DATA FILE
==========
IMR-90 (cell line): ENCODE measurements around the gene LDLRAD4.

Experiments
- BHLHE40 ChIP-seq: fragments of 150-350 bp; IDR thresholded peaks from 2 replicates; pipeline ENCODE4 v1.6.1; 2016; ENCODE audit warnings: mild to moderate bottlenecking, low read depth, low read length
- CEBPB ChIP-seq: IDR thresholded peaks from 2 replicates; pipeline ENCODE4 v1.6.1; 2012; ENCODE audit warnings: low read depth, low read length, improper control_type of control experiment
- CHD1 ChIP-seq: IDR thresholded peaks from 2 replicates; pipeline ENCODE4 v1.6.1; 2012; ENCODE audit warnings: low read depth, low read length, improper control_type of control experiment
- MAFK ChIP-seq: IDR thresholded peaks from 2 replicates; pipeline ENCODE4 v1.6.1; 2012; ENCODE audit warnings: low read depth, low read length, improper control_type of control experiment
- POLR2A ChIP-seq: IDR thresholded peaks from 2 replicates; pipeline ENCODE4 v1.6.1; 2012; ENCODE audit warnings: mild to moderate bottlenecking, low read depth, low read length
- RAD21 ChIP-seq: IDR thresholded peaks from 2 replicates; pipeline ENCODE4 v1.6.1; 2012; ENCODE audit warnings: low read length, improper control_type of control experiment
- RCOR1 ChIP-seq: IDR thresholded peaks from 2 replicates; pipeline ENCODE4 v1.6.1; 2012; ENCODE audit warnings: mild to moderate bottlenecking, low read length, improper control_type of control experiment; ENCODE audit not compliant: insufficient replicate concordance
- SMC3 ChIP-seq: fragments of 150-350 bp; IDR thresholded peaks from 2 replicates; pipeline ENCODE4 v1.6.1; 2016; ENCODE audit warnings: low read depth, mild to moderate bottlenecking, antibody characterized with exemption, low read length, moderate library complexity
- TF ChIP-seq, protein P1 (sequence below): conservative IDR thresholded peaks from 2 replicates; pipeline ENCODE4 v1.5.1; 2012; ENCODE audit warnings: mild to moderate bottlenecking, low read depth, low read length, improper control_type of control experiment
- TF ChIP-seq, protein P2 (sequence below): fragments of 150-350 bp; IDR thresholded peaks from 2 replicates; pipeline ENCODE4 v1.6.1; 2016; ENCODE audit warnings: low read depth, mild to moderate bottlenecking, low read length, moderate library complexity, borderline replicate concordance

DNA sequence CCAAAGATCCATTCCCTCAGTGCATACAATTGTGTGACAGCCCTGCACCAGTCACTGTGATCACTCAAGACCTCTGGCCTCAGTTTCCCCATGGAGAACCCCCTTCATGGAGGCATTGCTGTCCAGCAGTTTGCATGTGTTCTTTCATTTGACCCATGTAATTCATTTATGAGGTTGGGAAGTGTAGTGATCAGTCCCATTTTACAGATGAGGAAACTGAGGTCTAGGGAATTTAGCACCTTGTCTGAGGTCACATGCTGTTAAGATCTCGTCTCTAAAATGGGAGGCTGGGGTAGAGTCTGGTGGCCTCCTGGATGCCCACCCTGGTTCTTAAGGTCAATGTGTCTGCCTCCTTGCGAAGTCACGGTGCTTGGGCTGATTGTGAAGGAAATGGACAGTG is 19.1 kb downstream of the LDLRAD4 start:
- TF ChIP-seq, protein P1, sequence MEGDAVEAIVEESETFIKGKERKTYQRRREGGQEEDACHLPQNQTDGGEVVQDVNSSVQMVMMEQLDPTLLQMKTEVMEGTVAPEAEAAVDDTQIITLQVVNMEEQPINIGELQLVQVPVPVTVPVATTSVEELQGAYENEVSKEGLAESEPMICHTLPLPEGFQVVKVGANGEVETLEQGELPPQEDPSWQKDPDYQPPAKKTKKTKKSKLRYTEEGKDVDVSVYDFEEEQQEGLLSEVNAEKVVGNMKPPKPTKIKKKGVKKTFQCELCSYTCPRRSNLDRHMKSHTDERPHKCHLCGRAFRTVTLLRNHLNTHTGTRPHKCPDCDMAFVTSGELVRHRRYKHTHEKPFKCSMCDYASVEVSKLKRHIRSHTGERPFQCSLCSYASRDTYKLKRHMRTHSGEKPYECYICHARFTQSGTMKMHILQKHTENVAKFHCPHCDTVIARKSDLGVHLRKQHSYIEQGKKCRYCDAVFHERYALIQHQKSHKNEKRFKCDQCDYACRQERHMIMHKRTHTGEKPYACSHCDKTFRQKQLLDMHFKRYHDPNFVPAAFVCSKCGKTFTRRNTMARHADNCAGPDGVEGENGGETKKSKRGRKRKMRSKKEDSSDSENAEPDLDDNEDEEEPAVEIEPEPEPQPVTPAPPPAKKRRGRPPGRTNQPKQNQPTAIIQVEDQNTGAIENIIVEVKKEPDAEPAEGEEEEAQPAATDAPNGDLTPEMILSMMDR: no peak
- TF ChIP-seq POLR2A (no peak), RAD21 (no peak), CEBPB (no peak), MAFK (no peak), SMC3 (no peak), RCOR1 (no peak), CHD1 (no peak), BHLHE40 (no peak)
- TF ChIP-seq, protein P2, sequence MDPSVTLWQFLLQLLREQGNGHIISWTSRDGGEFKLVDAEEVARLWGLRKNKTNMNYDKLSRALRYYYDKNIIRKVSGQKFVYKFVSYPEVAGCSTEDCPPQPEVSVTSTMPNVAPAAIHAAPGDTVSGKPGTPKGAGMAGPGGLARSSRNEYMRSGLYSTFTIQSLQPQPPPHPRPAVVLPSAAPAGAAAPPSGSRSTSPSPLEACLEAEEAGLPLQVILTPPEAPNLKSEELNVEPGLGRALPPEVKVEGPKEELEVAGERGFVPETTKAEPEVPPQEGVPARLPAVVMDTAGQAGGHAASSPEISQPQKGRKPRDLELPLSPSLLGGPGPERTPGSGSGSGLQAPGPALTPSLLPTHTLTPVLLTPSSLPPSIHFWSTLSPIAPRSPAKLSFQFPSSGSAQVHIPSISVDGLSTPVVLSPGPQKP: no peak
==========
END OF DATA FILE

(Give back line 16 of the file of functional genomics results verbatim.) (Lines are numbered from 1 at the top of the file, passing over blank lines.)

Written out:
- TF ChIP-seq, protein P2, sequence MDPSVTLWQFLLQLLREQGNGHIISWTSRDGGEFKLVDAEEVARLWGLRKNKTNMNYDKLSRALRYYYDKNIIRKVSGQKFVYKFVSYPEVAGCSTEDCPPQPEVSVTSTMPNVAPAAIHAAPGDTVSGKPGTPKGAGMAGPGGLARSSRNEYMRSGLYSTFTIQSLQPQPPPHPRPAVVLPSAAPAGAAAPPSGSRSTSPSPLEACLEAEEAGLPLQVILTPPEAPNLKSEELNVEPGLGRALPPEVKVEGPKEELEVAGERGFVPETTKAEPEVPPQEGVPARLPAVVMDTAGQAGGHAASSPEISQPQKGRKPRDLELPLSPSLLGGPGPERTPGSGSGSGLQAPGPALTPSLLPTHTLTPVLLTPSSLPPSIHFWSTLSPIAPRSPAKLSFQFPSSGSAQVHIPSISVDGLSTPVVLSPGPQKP: no peak